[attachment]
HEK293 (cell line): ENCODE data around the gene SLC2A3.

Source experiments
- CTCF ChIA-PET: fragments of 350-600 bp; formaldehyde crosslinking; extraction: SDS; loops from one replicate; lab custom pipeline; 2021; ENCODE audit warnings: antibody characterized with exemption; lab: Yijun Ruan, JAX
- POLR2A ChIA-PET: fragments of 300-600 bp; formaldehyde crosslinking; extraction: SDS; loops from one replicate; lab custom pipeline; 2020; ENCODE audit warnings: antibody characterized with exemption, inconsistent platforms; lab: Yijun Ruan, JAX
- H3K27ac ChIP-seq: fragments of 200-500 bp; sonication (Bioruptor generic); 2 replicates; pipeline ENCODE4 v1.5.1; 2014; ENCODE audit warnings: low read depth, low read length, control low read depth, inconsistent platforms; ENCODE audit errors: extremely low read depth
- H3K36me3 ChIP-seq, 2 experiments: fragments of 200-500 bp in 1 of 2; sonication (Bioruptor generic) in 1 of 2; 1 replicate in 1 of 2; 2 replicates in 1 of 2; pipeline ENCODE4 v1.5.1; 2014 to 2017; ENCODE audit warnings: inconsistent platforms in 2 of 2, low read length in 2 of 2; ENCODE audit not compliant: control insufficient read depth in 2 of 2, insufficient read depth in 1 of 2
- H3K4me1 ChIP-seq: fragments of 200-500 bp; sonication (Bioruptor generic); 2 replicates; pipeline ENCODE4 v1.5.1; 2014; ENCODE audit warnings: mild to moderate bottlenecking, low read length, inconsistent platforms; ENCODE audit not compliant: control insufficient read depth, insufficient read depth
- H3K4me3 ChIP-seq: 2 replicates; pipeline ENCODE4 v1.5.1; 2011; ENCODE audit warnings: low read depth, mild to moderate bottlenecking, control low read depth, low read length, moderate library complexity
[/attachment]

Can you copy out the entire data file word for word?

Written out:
HEK293 (cell line): ENCODE data around the gene SLC2A3.

Source experiments
- CTCF ChIA-PET: fragments of 350-600 bp; formaldehyde crosslinking; extraction: SDS; loops from one replicate; lab custom pipeline; 2021; ENCODE audit warnings: antibody characterized with exemption; lab: Yijun Ruan, JAX
- POLR2A ChIA-PET: fragments of 300-600 bp; formaldehyde crosslinking; extraction: SDS; loops from one replicate; lab custom pipeline; 2020; ENCODE audit warnings: antibody characterized with exemption, inconsistent platforms; lab: Yijun Ruan, JAX
- H3K27ac ChIP-seq: fragments of 200-500 bp; sonication (Bioruptor generic); 2 replicates; pipeline ENCODE4 v1.5.1; 2014; ENCODE audit warnings: low read depth, low read length, control low read depth, inconsistent platforms; ENCODE audit errors: extremely low read depth
- H3K36me3 ChIP-seq, 2 experiments: fragments of 200-500 bp in 1 of 2; sonication (Bioruptor generic) in 1 of 2; 1 replicate in 1 of 2; 2 replicates in 1 of 2; pipeline ENCODE4 v1.5.1; 2014 to 2017; ENCODE audit warnings: inconsistent platforms in 2 of 2, low read length in 2 of 2; ENCODE audit not compliant: control insufficient read depth in 2 of 2, insufficient read depth in 1 of 2
- H3K4me1 ChIP-seq: fragments of 200-500 bp; sonication (Bioruptor generic); 2 replicates; pipeline ENCODE4 v1.5.1; 2014; ENCODE audit warnings: mild to moderate bottlenecking, low read length, inconsistent platforms; ENCODE audit not compliant: control insufficient read depth, insufficient read depth
- H3K4me3 ChIP-seq: 2 replicates; pipeline ENCODE4 v1.5.1; 2011; ENCODE audit warnings: low read depth, mild to moderate bottlenecking, control low read depth, low read length, moderate library complexity